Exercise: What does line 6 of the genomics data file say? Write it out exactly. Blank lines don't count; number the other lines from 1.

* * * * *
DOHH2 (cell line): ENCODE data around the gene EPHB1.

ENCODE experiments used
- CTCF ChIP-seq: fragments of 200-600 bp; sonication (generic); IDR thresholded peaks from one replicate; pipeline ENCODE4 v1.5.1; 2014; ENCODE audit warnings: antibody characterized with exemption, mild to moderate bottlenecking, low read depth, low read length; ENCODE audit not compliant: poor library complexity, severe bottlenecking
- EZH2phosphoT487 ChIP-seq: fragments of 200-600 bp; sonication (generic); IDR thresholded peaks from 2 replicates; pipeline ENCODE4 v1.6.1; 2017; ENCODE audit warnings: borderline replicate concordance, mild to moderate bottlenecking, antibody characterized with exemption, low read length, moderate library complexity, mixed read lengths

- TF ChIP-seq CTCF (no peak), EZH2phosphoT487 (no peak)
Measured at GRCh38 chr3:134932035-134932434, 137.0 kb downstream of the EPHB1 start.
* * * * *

Measured at GRCh38 chr3:134932035-134932434, 137.0 kb downstream of the EPHB1 start.